Thursday, May 7, 2020

G-8 and his Battle Aces #1 The Bat Staffel

Robert J. Hogan (1897–1963) was an American pulp writer, best known for his aviation adventure stories. He wrote the Red Falcon and Smoke Wade stories for Popular Publications and from 1933 wrote 110 issues of the G-8 and his Battle Aces pulp magazine, each issue including a short novel. Hogan had trailed as a pilot during the First World War so wartime aviation stories were obvious subject matter for him. He also wrote seven Mysterious Wu Fang Yellow Peril pulp novels and later turned to westerns.

The Bat Staffel was the first of the G-8 and his Battle Aces novels. The hero is an American aviator and spy code-named G-8. There’s plenty of air combat (with G-8 almost single-handedly winning the air war) but there are some mild science fiction elements and hints of the occult and the supernatural although Hogan’s novel is not as outrageous (or as imaginative) as Donald Keyhoe’s roughly contemporary stories about Captain Philip Strange, the Brain-Devil.

There’s an evil German mad scientist, Herr Doctor Kreuger, who has come across mediæval legends of giant bats spreading death and destruction across the countryside with their poisonous bat breath. He decides that those giant bats will fly again, devastating France and allowing Germany to win the war. G-8’s job is to discover whether these giant bats are actual bats or ingenious machines, and to find a way to stop them.

G-8 gets some help from two heroic American flyers, Nippy Weston and Bull Martin. This gives G-8 the opportunity to explain crucial plot points to his side-kicks. In the process they shoot down most of the Imperial German Air Force. What chance do fifty Fokkers have against three Americans in their trusty Spads?

Hogan resorts to quite a few standard pulp plot devices. The chief villain, instead of doing the sensible thing and just shooting G-8 out of hand as a spy, carefully explains all the details of his master plan to him first and then of course G-8 escapes. Pulp villains just never learn not to do that. And the Germans just don’t seem to be able to tie up prisoners in such a way that they cannot escape. Of course it goes without saying that the Germans are all lousy shots, whether in the air or on the ground while G-8 and his buddies rarely miss. The Germans are all either evil or they’re fools. But of course this is what the pulp readership expected and wanted. Hogan understand his market.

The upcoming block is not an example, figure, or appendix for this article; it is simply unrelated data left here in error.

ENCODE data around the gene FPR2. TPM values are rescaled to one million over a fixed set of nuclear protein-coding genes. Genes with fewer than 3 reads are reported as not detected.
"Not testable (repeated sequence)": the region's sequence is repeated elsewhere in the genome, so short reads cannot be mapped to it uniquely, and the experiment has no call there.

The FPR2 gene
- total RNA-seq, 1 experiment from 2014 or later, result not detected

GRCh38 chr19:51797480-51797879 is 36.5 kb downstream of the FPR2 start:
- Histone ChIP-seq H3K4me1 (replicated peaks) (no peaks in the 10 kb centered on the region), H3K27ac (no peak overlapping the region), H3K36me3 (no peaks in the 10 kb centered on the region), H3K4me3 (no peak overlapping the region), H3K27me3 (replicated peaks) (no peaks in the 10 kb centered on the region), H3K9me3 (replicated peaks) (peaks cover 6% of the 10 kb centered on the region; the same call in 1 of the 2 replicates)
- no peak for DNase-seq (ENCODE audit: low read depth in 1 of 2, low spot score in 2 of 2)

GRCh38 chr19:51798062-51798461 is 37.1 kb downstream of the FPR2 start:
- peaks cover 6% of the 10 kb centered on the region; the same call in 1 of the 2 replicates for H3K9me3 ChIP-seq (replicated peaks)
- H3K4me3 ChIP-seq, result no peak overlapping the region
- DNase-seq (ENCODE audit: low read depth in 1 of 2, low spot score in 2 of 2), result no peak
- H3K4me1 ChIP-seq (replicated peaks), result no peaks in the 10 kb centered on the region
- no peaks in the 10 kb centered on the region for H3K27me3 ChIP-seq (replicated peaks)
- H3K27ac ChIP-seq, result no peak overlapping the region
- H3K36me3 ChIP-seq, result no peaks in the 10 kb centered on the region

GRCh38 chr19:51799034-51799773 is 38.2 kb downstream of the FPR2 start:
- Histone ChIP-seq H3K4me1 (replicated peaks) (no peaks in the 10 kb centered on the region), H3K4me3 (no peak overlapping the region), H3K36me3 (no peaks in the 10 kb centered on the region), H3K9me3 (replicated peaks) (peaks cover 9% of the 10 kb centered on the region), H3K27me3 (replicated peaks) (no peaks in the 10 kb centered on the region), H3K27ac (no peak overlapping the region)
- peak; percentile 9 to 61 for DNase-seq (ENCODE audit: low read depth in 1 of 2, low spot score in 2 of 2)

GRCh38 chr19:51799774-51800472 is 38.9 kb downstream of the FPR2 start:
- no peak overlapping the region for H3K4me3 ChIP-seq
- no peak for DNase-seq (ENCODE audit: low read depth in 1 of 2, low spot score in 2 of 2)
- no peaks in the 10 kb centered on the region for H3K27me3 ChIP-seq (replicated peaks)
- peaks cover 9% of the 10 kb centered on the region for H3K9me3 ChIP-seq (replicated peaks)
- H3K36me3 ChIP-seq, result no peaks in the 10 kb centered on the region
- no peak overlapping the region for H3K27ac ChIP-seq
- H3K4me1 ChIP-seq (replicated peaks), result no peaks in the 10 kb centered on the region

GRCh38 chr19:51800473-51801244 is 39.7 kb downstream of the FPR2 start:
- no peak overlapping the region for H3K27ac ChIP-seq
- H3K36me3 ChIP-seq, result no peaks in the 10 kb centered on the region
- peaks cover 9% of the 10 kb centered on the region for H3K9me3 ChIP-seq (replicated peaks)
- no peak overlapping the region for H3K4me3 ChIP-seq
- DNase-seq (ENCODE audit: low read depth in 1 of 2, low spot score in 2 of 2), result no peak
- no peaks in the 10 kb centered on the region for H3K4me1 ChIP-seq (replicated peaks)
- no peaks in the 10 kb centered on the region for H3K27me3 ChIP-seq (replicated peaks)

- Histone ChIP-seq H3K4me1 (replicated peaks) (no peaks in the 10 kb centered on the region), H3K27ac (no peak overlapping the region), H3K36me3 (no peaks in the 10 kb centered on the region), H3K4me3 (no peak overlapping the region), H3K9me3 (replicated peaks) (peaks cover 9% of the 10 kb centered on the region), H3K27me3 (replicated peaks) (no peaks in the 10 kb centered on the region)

The bats and their poison bat breath are a nicely sinister touch. The bats are almost impossible to destroy which makes them a suitably terrifying menace.

Hogan certainly knew how to pace a pulp story. This one hits the ground running and the action don’t let up. There are no romantic sub-plots to distract from the action (the readership of such tales was not going to want any soppy romance stuff). There’s no characterisation to speak of. G-8 is a square-jawed all-American action hero. The villain  is pure evil and degeneracy personified.

There are some plot holes but it’s pulp fiction and it’s fast-moving and the readers were unlikely to notice such details.

It might seem like I’m damning The Bat Staffel with faint praise but it’s actually pretty good fun. This is pulp fiction that is very very pulpy. As First World War aviation adventures go it’s not as good as Donald Keyhoe’s Strange War or The Vanished Legion but it’s still quite enjoyable and if you like air combat stories with a few hints of science fiction and weird fiction then I’d recommend it.

Adventure House have republished The Bat Staffel as well as quite a few of the other G-8 and his Battle Aces novels. Their edition also includes a short story by R. Sidney Bowen, The Floating Runt (which has been included in the original pulp magazine as well). It’s a rather contrived story about the rivalry between a pilot and a balloon observer. It's not great but since it's essentially a free added extra it would be churlish to complain too much.

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